Communities Struggle for Fair Compensation in Cameroon

Large-scale development projects destroy property and livelihoods

By Jaff Bamenjo with contributions from Prosper Kouayep  and Jacques Bile | RELUFA, Joining Hands Cameroon

Large-scale development projects are pushing Bagyeli Pygmy peoples out of the forests on which they depend for their livelihoods. Photo by Emile (2017), RELUFA.

Since 2000, large-scale development projects have been on the rise in Cameroon. The implementation of oil pipeline, road , port infrastructure  and agribusiness projects have resulted in the destruction of property and livelihoods requiring some form of compensation for losses.

There are existing laws and regulations for managing compensation for losses, however, the implementation of those laws and regulations falls short of appropriately compensating communities affected by these projects.

The Joining Hands Network in Cameroon, RELUFA, has for the past several years, been working to confront the challenges faced by local communities affected by large-scale development projects.

One such project is the Chad Cameroon oil pipeline, an oil project that involved the drilling of oil wells in southern Chad and the construction of a 650-mile pipeline from Chad through Cameroon to the Atlantic Ocean.

Monitoring the Chad Cameroon oil pipeline project permitted RELUFA to work closely with over 200 villages affected by this project and advocate for the restoration of their rights and proper compensation.

Some indigenous Bagyli communities in the Ocean Department in the South Region of Cameroon were forced to leave their villages and were relocated to other areas due to the construction of the pipeline. As a result, they lost access to the forest resources that sustained their livelihoods. Through RELUFA’s advocacy work, some Bagyli communities have seen their rights restored and livelihood projects financed in compensation for the unintended impacts of the project. For example, Cocoa farms were financed for some families and will serve as a source of income for them.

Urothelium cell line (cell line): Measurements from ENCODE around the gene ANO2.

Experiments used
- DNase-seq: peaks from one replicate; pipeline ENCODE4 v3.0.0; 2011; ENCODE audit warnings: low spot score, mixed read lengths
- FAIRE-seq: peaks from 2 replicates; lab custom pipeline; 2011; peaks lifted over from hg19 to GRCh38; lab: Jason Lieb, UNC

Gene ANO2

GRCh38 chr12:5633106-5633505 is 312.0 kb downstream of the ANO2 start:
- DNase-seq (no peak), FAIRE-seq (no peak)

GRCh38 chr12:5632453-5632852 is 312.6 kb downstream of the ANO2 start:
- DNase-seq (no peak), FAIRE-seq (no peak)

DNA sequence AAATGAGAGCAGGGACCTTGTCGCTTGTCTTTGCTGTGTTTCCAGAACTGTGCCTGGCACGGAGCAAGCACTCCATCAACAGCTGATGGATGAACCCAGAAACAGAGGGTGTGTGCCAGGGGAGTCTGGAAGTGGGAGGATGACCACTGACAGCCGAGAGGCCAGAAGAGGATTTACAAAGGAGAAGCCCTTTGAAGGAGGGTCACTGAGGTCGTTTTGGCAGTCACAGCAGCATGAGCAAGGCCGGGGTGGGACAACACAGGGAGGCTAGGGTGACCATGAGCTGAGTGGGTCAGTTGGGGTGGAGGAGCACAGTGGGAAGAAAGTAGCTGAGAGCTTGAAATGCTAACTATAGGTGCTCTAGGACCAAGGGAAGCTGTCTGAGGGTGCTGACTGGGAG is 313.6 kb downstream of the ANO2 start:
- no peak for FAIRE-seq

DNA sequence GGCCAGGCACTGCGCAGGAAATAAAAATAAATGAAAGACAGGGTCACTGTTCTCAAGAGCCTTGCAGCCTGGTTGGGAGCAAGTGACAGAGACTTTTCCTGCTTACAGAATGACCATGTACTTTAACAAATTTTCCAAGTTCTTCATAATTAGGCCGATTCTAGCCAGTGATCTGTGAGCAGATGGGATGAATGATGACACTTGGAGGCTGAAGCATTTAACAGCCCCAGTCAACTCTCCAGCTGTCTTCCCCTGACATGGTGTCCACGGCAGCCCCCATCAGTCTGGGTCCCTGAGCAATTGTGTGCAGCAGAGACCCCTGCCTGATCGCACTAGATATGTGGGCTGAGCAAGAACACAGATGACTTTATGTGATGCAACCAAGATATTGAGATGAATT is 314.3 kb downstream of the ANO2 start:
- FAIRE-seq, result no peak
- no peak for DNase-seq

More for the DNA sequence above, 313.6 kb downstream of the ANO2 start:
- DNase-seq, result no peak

As a part of the Chad Cameroon oil pipeline project, a marine pipeline was built in the Atlantic coastal town of Kribi to transport oil to a floating storage offloading vessel. The fishermen in Kribi have benefitted from various forms of compensation including the building of a refrigerated warehouse for fish storage and preservation. This resulted from the complaint filed against the oil company by RELUFA and a negotiated agreement between the fishermen and the company.

Such compensation wins were possible because the Chad Cameroon oil pipeline project was subject to strict guidelines and policies due to the involvement of the World Bank. However, current large-scale development projects do not follow such strict frameworks.

Generally, to be eligible for any compensation, the affected individual must prove that he or she has suffered direct, material and verifiable damage. Unfortunately, affected individuals often don’t have access to an accurate evaluation of their property value and therefore have difficulty obtaining fair compensation for their losses. Administrative authorities often fail to attribute the real or cultural value attached to the loss. Compensation for property lost should be calculated through the proper assessment of value and the appropriate assessment of replacement costs.

Many of these large-scale development projects and their compensation issues have led to conflicts in communities.

RELUFA has, this year, engaged in analyzing the existing law on compensation to highlight the gaps that should be corrected, as well as facilitated a dialogue between existing large-scale investors and local communities to find ways to work towards a peaceful co-existence.

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